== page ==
Do you have a road trip planned for Memorial Day Weekend?

Safe Travel TipsYou’re not alone. American Automobile Association (AAA) estimates nearly 40 million Americans will be hitting the road over the three-day weekend.

Unfortunately, the National Safety Council believes this could be the deadliest Memorial Day holiday since 2009. If the NSC’s projections prove to be accurate, more than 400 lives will be lost and 50,500 people will be seriously injured in crashes.

Keep these 5 safe travel tips in mind as you get behind the wheel:

1. Put your phone away.

Despite numerous campaigns and programs designed to raise awareness about the consequences of distracted driving, over 650,000 motorists are using their cell phone or another electronic device while behind the wheel at any given time. Quitting this dangerous habit is one of the simplest ways to reduce the odds of a crash.

2. Turn off your hands-free system.

Many Americans falsely believe using their vehicle’s Bluetooth system or voice-to-text capabilities while driving is safer than using their phone directly. However, multitasking is a myth – the human brain cannot perform two cognitive tasks at once. You could fail to visually register up to 50% of your driving environment while participating in this form of distracted driving.

If you need to place a call or send text, have a passenger do it for you or pull off at the nearest rest stop.

3. Buckle up.

According to National Safety Council estimates, over 100 lives could be saved over the Memorial Day holiday if everyone on the road wears their seat belt. Buckle yourself in, and be sure all of the passengers in your vehicle have done so as well.

4. Calm down.

Traveling in heavy holiday traffic can be incredibly frustrating, but driving aggressively is not the answer. Closely following other vehicles, weaving through traffic and making abrupt lane changes only puts you at greater risk of a crash. If the tables are turned and another driver is tailgating your vehicle, maintain your speed and carefully move over as soon as your path is clear to allow them to pass you. Drive defensively and keep an eye out for other drivers engaging in risky behaviors.

5. Watch your speed.

Although some highways in Ohio allow for speeds up to 70 mph, there is no need to travel much faster than this. Keep in mind that your risk of a deadly crash is doubled every 10 mph you travel over 50 mph. Also, construction zones are beginning to pop up again as the weather gets warmer. Watch for reduced speed limits and changing road patterns.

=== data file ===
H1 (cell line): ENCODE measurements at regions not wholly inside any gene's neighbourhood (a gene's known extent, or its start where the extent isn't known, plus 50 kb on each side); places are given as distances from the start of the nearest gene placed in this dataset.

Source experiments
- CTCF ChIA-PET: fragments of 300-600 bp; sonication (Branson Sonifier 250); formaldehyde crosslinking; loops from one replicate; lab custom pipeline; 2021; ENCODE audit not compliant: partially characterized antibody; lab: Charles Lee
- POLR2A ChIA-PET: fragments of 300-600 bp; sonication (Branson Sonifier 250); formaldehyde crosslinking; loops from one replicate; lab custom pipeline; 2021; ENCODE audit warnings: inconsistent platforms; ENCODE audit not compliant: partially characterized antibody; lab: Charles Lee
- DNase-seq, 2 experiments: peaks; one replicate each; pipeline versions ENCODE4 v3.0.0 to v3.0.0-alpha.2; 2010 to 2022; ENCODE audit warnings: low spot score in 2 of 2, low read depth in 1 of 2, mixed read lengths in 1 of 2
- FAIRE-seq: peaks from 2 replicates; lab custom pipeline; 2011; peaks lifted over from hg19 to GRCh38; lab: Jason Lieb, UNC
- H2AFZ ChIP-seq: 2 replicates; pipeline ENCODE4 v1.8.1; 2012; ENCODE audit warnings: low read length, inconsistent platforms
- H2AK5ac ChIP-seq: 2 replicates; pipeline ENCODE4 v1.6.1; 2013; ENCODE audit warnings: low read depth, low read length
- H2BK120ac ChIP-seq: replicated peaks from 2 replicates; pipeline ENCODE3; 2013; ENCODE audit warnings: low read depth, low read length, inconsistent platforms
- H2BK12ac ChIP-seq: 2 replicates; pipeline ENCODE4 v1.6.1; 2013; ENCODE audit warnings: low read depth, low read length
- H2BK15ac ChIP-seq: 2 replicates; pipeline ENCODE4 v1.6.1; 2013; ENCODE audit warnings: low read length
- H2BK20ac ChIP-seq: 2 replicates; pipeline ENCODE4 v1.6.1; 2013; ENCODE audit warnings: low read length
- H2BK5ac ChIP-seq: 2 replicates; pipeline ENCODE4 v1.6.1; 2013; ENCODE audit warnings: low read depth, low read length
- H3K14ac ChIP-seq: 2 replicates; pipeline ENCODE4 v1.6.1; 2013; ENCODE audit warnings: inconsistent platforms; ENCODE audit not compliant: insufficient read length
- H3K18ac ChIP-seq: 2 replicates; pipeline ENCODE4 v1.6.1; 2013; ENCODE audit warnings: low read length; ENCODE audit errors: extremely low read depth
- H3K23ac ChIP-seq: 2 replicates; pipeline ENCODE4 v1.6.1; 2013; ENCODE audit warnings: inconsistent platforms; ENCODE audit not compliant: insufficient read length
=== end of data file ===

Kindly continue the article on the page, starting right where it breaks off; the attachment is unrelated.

As always, please remember to designate a sober driver if you plan on drinking during any of your Memorial Day festivities. Click here for more safe travel tips.

Have a fun and safe holiday weekend!

Teaching your teen to drive? Follow these 3 tips

Teaching Your Teen to DriveThe state of Ohio requires teen drivers to garner 50 hours of driving experience after they earn their learner’s permit. However, a parent or guardian must ride in the front seat for those hours, potentially causing anxiety and stress for the parent and the teen. Here are three tips that could help you breathe a little easier and keep the arguments to a minimum while teaching your teen to drive.

Tips for Teaching Your Teen to Drive

1. Begin with easy roads and progress to more difficult conditions.

Many parents would prefer that their teen drive on a quiet road, without any inclement weather conditions. This is often when they allow their teen to practice as well, which could be harmful in the long run. According to KidsHealth, it is best to start with easier routes and sunny days. As your teen gains experience, give them opportunities to practice in the snow and rain, in urban areas, on highways and in other more challenging conditions. Doing so will ultimately prepare your teen for any driving situation.

2. Teach skills, not just how to handle the car.

Teen drivers often have to practice in a parent’s car, increasing concerns about how the car is handled from the parent’s perspective. Battling over how hard your teen is hitting the breaks isn’t nearly as important as teaching your teen how to merge onto highways, spot potential hazards and make left turns while crossing lanes.

Maneuvering skills such as parallel parking are a common point of contention when teaching your teen to drive. However, it is rare for someone to be killed while parallel parking. Developing the skills that could mean the difference between life and death will help ensure that your teen returns home safely after a drive.

3. Be specific when correcting your teen.

If your teen makes a mistake, be very specific when correcting their error. For example, if they are driving too fast, say, “Your speed is over the limit,” rather than “Slow down! I’ve told you that a hundred times!” Your teen won’t get as frustrated or be as tempted to argue while driving, and will learn how to correct their mistakes.

It also helps if you have your teen talk through their thought process while driving. For example, they could say, “I see a large truck slowing down. I’m reducing my speed so I can stop quickly.” This way, it is clear as to why they are making specific decisions, and it creates a conversation between parent and teen driver.

Want more tips? Check out this beginner’s guide to driving.

Grilling Safety Tips: Prevent Fires at Your Summer Cookouts

As the weather warms up in Ohio, many of us are looking forward to firing up the grill for a backyard barbecue. However, it’s important to keep in mind that this fun summer tradition is accompanied by many serious hazards. Read on for grilling safety tips to help protect your family, guests and home.

According to the National Fire Protection Association’s 2016 Home Grill Fires Report, grill-related incidents were the cause of nearly 9,000 home fires per year between 2009 and 2013. On average, these fires resulted in 160 injuries, 10 deaths and over $100 million in property damage annually.